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There is an ongoing debate about whether the pressure waves created by a supersonic projectile possess the ability to disrupt the CNS.

...I have written my ODWC representative about it...

...just kidding. No, in other words, a hit to something that doesn't provide structural support or nervous system functions...but causes a reaction the same as if you shot the animal on the brain, or in the spine essentially. An example would be a shot through the heart where the animal dropped in place instead of running 10-50 yards.

I think most hunters have experienced it at one point or another, but I had it happen to me on 5 of 23 of the last pigs I've shot. Too small of a sample size for statistical reliability, but enough to observe a trend.

- 185lb boar shot quartering away. Bullet entered behind the left leg crossed through the heart area and exited forward of the right leg. The boar made it about 1 pig length at a full run from the grass evidence.

- 115lb sow shot in exactly the same manner but from right to left at a walk. She just dropped onto her chest right there.

- 165lb boar shot in the neck a good two inches under the spine, but through the carotid while standing still. Dropped in place and had leg spasms typical with a spine shot.

- 160lb boar shot on a perfect broadside in the high lung area, just under the spine and behind the shoulder blade. Dropped on the spot.

- 145lb boar hit at an 11 to 5 o'clock hard angle. Bullet broke the rear hip/leg bone and traversed into the chest cavity without exiting. Blood indicative of lung damage was present in the nose/mouth region. Hog fell over as if anchored.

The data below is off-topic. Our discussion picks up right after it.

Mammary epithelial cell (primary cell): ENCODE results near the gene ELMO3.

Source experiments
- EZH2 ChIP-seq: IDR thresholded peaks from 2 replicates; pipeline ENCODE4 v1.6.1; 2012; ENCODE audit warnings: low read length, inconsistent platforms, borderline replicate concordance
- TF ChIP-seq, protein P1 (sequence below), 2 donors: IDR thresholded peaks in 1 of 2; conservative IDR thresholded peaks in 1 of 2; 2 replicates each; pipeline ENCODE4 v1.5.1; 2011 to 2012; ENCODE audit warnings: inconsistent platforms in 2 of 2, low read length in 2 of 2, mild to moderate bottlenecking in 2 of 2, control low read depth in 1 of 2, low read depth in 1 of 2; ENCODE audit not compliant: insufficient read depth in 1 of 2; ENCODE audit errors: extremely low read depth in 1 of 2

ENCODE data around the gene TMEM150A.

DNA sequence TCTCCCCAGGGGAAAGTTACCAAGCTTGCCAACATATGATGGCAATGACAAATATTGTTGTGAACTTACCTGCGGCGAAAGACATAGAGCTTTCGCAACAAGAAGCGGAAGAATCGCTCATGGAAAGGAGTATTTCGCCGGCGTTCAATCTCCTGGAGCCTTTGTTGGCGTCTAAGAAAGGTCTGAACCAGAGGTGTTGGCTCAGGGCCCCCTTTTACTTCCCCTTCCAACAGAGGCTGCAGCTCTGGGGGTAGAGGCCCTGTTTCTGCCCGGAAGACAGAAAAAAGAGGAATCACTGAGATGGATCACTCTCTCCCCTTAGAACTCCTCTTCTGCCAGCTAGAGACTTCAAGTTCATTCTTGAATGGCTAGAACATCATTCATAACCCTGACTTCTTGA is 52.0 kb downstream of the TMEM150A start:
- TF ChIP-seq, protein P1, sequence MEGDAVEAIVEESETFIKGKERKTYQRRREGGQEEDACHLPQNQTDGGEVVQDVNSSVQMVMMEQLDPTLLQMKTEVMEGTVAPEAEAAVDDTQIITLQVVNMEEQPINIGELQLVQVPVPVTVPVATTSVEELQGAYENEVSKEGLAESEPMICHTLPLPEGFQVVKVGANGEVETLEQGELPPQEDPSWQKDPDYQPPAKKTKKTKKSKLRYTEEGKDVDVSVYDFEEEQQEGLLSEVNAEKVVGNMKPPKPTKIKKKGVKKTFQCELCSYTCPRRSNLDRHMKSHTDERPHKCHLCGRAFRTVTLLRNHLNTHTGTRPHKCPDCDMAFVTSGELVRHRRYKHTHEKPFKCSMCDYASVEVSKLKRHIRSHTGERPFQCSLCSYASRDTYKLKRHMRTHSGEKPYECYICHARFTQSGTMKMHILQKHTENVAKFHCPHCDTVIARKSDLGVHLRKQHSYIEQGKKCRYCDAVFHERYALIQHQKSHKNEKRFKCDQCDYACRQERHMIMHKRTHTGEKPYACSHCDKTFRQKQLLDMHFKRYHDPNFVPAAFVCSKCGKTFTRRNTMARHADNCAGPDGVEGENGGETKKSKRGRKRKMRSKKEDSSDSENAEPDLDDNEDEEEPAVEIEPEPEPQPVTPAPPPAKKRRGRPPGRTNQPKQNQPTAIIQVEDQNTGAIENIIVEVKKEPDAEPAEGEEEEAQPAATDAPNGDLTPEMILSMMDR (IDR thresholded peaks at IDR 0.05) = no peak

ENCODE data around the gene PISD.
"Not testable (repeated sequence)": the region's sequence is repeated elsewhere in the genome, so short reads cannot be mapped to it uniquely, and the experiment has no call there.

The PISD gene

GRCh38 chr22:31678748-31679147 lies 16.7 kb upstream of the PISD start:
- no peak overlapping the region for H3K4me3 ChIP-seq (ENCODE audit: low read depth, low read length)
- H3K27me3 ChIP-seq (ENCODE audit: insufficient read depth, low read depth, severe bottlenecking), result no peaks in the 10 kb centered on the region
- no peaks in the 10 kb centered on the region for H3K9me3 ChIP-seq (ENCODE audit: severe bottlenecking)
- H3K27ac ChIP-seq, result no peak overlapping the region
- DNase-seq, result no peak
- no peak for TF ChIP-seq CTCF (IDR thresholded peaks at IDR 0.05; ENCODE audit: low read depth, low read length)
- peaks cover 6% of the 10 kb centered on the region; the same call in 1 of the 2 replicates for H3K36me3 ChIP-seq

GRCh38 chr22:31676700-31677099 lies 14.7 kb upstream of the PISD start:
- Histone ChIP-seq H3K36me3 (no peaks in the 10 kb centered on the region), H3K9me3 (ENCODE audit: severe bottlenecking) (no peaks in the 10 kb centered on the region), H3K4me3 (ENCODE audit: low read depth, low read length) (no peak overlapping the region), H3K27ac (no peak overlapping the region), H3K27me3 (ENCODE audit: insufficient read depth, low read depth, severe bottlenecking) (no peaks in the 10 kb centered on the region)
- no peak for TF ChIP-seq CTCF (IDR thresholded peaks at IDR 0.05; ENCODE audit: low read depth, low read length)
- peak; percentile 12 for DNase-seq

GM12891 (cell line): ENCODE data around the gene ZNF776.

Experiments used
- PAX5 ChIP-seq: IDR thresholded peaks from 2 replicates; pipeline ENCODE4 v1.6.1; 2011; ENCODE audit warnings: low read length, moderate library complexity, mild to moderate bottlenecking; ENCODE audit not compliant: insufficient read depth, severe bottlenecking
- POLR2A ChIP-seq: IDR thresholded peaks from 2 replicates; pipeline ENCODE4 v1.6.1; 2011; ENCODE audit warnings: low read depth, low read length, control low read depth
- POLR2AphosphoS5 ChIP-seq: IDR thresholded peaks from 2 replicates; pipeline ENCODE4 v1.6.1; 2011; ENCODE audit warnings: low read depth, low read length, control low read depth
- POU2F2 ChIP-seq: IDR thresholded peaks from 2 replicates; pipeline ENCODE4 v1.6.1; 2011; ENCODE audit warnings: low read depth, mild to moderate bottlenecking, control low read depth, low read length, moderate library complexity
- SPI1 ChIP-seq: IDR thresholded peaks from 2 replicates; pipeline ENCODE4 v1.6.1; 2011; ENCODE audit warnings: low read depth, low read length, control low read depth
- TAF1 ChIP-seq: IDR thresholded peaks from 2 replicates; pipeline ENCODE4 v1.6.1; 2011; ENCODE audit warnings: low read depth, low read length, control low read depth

I know some people don't believe in it at all. I was actually surprised to find out about that as I never knew it was up for debate. I guess that is what happens when you live this far out in the country.

I've experienced this before with the 6.5 Grendel and 6.8 SPC, but not at a level where it happens over 20% of the time.

Any guesses or insight?

Attached is the most recent, crappy bullet review. The mentioning on hydrostatic shock is at the end.

 

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One can most certainly shoot an animal even in a non vital area with a high power rifle where the animal drops like a rock. The perfect example is what I call the empty zone. Behind the leg and below the spinal cord. A bullet passes through that non vital area, animal drops.
Hunter is all happy with the great shot, celebrates, climbs down and the deer gets up and runs off like it was never shot. I've seen that happen many times with reports on this and other forums. The bullet passing through disrupts the CNS with hydrostatic shock to the point it paralyzes the animal momentarily. That's just one example.
 

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I shot a deer in the “empty zone/ dead zone” with my crossbow. Saw the deer a week later on camera just fine. Bolt was banged up and covered in blood.
My youngest boy shot an elk at like 428y this fall with a 30-06 and 150g soft point. It dropped and rolled some 15-20y down hill and stopped. After a moment it got up and then trotted up hill about 400y and joined in with another group of elk never to be seen again.
 
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